Shutter Island is one of those movies that I find truly unforgettable. Honestly, the only reason I wanted to watch it was because I knew Jill Larson had a small part, and had seen stills that creeped me out to the point that I had to see what kind of movie would have this lovely, elegant woman looking like a reject from every insane asylum imaginable.

It’s been quite a long time since I watched it and to this day I’m not entirely sure what sucked me in from the moment it started. I love the ocean, boats, islands, and gloomy foggy environs, add in the architecture of the main building on Shutter Island, the costumes, and then eventually Jill Larson’s balding headed black teethed scary grin…I ended up sucked in, sucked down, and thrown out of one of the most haunting stories I’ve ever experienced through movie magic.

Leonardo diCaprio was incredibly effective, as the lead. I bought into every word he said, every action he took, believed him without question (which surprised me in hindsight, since I’m often a few steps ahead of movie reveals–hazard of screenwriting), which is what ultimately made the whole thing so devastating. By the time I had started to understand what was going on, at least part of my brain, the part that had come to like his character so much, wouldn’t accept it.

But, wait…before it could be forced to accept that, there was another twist…I lagged behind the action on the screen trying to assimilate…then…wait, what?! You’d think that would be annoying, and it might have been in less skilled hands all around, but even though a part of me really hated the way that movie ended, the rest, the movie loving, script writing lover of complicated plots, complex characters, and the value of an awesome reveal reveled in it.

The very end was one of those moments that demonstrates just what the term “jawdropping” really means. I was still, and quiet, not exactly entertained, but more awed and…humbled in the face of being shown in such a stunning way just what it means to see a perfect storm of writing, directing, acting, cinematography, editing, every ing and ography I can think of come together to create a movie that could stun me like that.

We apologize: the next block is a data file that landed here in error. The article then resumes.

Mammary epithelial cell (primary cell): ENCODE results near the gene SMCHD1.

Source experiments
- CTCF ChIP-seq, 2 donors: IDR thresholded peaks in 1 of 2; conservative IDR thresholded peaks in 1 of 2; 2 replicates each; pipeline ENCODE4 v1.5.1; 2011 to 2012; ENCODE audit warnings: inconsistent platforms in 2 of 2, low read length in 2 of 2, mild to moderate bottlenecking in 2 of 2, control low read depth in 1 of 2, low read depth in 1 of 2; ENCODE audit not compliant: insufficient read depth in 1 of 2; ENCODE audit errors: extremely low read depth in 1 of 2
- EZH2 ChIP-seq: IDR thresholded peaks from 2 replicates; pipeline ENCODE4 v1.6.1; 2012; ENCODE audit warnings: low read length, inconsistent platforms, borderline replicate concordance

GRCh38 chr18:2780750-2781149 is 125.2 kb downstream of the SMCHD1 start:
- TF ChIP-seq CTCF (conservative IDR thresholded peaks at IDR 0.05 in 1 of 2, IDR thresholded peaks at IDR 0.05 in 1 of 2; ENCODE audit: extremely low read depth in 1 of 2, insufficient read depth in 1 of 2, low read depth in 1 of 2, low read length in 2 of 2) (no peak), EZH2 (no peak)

And then the end titles came. I almost wanted to call them all back, beg for an epilogue that would make it all okay somehow. Then the gorgeous This Bitter Earth\On the Nature of Daylight begins to play, an almost raspy, almost angelic voice singing of loss and pain and hopelessness. I listened, enthralled, then hit rewind to hear it again. Absolutely perfect. I can’t imagine any other piece of music that could so movingly endcap such a movie watching experience. I went back through the end credits, found the name of the singer. Dinah Washington.

I bought the soundtrack. I listened and relived and very nearly cried again. I feel moved once more, as I write this, just from thinking about the movie, the music, and the way it took me to a place called Shutter Island for the duration of the time it played out on the screen. That reaction, to me, is the root of the power of the written word.

Whether it plays out on a big screen or inside our own heads as words flow from the pages of a book into our minds, the language of storytelling has the power to resonate, move, and awe us. That language is universal, and it gives us the gift of rich memories made up of places and people and experiences we only know because someone told us a story.

The hauntingly beautiful This Bitter Earth/On the Nature of Daylight by Dinah Washington and Max Richter

Shutter Island Official Trailer

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